Monday, March 17, 2008

Greek Easter Cookies

I'm always up for a good ethnic holiday food tradition. When a Greek gal I work with, Georganne, was giving another coworker a couple of xeroxed pages of Greek Easter Cookies recipes from her church's cookbook, I snagged a set. (And who doesn't love those church cookbooks, right?) Of the 8 or so versions of this cookie, I chose the one submitted by a Greek woman with the longest, and most Greek sounding name. Turns out, the woman's recipe I chose happens to be a late member of their church, and so I felt especially honored to have chosen her version. While the list of ingredients was hardly daunting, the 20 minutes of kneading the dough was a bit of a work out. But the cookies turned out beautifully. They sorta remind me of a Stella Dora cookie that my Dad always used to eat. As a kid I could never understand their appeal . . . a cross between a cookie and a biscuit, on the dry side and not very sweet. In other words, no Oreo. But now I can appreciate a cookie with a smidgen of sweetness, some density for dunking in coffee, and a tradition to boot.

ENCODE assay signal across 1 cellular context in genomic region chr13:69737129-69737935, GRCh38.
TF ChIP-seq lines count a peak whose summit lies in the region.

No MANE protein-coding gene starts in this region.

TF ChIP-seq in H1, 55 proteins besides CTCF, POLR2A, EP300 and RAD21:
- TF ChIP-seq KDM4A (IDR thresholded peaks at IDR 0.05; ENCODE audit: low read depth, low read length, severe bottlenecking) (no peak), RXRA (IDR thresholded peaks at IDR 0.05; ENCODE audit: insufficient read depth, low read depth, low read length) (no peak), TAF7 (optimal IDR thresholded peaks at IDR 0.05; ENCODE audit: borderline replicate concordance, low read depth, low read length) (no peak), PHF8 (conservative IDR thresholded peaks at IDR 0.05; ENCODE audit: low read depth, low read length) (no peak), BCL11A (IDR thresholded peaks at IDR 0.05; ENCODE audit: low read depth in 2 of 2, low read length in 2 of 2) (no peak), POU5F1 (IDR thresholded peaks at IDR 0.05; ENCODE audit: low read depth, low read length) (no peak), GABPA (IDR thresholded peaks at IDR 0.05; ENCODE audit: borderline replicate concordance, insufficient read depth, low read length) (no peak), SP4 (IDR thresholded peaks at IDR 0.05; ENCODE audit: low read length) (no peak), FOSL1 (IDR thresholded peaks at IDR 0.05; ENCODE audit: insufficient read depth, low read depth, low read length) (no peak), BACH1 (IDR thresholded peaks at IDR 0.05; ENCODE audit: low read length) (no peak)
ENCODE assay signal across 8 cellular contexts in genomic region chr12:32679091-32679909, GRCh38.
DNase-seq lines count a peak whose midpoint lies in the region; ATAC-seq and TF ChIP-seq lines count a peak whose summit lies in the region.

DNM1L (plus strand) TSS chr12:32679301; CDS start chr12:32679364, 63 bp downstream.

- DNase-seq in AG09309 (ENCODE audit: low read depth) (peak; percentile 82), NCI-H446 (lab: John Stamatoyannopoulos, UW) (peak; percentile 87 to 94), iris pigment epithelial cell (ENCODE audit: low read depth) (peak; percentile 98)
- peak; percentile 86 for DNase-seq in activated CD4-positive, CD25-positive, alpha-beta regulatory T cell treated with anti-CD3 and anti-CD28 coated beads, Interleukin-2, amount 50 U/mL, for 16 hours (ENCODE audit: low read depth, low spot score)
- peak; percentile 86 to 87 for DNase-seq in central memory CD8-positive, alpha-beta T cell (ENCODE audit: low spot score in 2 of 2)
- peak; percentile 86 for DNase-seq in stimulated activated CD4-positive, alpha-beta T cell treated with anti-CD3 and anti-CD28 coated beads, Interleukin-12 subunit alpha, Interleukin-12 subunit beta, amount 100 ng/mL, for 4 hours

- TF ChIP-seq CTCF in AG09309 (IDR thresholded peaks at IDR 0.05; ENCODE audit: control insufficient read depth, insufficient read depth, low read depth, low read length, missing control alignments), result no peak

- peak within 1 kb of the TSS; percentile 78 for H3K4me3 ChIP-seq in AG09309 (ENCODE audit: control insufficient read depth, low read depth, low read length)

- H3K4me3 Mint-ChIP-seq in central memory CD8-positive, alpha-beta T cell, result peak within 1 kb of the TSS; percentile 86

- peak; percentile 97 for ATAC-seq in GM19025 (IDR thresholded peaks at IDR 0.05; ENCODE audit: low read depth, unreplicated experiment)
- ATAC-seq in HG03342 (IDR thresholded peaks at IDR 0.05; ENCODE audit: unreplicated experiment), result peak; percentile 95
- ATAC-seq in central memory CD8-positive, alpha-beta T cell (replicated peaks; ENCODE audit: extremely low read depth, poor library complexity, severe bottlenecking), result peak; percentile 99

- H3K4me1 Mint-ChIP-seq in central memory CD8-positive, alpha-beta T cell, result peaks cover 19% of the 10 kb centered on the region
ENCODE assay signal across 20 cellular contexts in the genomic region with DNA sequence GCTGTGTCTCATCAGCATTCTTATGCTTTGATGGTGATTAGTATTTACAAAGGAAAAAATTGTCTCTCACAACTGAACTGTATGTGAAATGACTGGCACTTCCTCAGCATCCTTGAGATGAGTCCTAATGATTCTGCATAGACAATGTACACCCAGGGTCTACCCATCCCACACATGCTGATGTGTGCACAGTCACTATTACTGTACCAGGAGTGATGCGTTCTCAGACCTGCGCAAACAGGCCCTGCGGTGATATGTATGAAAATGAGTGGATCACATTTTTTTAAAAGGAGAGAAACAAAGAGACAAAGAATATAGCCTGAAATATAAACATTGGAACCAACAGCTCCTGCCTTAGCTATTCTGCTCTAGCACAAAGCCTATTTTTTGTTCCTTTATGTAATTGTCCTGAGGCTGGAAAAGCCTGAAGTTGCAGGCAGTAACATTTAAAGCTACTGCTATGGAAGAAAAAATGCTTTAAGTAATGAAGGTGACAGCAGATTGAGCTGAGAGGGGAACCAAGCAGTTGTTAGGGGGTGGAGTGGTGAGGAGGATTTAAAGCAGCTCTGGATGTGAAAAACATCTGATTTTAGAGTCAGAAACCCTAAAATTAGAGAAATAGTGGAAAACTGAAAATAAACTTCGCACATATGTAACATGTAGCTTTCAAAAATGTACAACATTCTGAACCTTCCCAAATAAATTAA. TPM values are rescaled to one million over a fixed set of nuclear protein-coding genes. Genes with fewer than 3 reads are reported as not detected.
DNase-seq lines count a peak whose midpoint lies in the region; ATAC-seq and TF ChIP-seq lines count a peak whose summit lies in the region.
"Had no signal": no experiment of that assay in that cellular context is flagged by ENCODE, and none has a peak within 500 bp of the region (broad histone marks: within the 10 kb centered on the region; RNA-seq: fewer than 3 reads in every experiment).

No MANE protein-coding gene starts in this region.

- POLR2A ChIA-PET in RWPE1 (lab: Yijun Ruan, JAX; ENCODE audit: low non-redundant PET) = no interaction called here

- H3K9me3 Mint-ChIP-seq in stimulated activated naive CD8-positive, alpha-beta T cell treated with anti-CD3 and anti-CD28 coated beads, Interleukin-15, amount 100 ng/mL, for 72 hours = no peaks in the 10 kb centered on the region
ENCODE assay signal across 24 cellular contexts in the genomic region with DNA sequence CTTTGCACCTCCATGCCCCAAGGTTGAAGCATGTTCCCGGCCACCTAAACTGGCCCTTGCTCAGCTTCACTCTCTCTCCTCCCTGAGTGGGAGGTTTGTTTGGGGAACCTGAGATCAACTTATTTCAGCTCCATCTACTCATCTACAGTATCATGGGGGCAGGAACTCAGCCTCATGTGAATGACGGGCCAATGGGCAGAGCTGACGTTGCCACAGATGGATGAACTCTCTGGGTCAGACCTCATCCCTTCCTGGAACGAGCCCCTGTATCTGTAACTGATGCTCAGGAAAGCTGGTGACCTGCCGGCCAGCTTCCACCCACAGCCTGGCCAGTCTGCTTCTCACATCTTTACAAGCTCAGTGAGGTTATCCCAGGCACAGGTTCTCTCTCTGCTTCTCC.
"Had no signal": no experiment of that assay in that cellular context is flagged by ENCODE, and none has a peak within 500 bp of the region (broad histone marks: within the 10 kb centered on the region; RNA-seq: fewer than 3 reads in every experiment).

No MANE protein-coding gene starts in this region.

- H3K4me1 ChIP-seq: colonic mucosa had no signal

Here's the Wikipedia entry on these delights:
Koulourakia, (In Greek pronounced: koo-loo-RAHK-yah), is a traditional Greek dessert, typically made at Easter, to be eaten after Holy Saturday.They are butter cookies with egg glaze on top. They have a sweet delicate flavor with a hint of vanilla. Traditionally they are shaped by hand and sometimes are covered with sesame seeds. Koulourakia are well known for their sprinkle of sesame seeds and distinctive ring shape. In fact, the word is the diminutive form for a ring-shaped loaf or lifebelt. In fact, the word louri in Greek means belt. These cookies are also often shaped like small snakes by the Minoans. This ancient culture on Crete worshiped the snake for its healing powers. However, yet other shapes were added to the. Now there are also braided circles, hairpin twists, figure eights, twisted wreaths, horseshoe shapes, Greek letters. Greek pastry chefs, however, still usually form Koulourakia like snakes. These are also rightful with morning coffee or afternoon tea. In Greece, they are baked especially at Easter.

And here's the recipe I used (click on image for a legible version):

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